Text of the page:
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Book Chapter

Mining and Environmental

January 01, 1998


Although gravity and magnetic surveys for hydrocarbon exploration typically are designed with relatively wide data spacings, to define relatively deep-seated features, environmental and mining projects are concerned with information from much nearer the surface. One of the biggest differences in these two kinds of surveys is, therefore, line or data spacing, which is much closer for shallow-target work. Ground magnetometry commonly is used instead of airborne magnetics, so that the sensor can be closer to the small target anomalies.

Magnetic data still find their greatest application in mapping buried metallic objects such as waste drums, but excellent magnetic surveys have been used archaeologically to define tepee rings, hearths, and other structures. Similar approaches may contribute to understanding soil and channel distribution in aquifers and other environmentally interesting situations. An important use has been finding abandoned steel-cased well bores, which have serious impact on subsurface fluid flow. Gravity data can help locate buried void spaces and can assist in the delineation of subsurface features such as channels. A high-tech superconducting gravity meter can discern between a “filled” aquifer and a mostly empty one.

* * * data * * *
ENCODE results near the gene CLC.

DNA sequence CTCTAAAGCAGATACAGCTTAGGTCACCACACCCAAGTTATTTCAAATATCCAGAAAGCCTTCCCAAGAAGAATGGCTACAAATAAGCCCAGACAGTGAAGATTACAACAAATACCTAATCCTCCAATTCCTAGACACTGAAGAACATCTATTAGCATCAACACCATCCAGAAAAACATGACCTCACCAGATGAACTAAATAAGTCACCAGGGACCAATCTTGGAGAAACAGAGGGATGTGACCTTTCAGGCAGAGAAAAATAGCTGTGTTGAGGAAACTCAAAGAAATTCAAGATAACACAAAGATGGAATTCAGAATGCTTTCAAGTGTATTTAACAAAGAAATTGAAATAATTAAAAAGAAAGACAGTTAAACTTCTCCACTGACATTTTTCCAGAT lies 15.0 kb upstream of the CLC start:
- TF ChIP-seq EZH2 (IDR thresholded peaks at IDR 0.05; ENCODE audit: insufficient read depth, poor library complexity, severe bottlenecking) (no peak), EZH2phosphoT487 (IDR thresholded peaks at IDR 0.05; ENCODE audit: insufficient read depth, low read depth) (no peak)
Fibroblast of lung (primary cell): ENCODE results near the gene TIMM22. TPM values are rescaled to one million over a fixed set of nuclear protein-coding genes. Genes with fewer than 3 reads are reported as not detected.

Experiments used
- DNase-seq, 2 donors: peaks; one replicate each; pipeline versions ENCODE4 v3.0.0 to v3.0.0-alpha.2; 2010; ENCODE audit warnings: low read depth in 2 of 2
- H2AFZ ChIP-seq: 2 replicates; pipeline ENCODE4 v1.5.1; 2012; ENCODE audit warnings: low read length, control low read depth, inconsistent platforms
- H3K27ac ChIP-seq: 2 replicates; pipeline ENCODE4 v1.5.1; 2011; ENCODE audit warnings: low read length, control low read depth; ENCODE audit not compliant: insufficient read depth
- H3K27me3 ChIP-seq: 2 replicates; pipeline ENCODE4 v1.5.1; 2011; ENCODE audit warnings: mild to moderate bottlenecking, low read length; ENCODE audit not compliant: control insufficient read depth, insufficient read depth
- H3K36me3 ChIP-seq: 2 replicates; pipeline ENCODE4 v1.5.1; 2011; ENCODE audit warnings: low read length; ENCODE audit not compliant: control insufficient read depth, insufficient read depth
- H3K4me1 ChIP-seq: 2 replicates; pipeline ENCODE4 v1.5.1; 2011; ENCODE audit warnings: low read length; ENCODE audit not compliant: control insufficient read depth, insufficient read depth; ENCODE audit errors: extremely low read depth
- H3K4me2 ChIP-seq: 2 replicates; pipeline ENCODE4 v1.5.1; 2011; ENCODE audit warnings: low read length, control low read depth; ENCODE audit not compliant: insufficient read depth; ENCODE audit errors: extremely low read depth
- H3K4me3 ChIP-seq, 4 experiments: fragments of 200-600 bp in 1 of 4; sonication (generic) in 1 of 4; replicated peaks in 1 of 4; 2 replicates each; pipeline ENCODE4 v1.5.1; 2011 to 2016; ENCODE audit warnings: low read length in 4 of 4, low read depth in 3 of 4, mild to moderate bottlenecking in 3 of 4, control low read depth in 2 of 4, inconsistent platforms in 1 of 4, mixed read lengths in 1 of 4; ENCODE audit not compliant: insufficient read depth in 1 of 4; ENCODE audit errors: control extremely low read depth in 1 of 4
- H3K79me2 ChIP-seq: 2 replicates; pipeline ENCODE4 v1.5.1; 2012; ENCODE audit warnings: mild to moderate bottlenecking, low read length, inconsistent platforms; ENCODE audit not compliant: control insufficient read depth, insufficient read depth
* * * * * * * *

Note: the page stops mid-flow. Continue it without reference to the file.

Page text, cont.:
Mining studies are concerned with mineral distributions, and their distinctive gravity and magnetic signatures can assist with such interpretation. Traditionally, mining applications (especially using magnetics) have ranged from frontier exploration to ore-body delineation. Tectonic studies also bear on miningexploration problems, and for diamond exploration, kimberlite pipes are often almost directly detectable by their characteristic

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Society of Exploration Geophysicists Geophysical References Series

Geologic Applications of Gravity and Magnetics: Case Histories

Richard I. Gibson
Richard I. Gibson
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Patrick S. Millegan
Patrick S. Millegan
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Society of Exploration Geophysicists
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January 01, 1998




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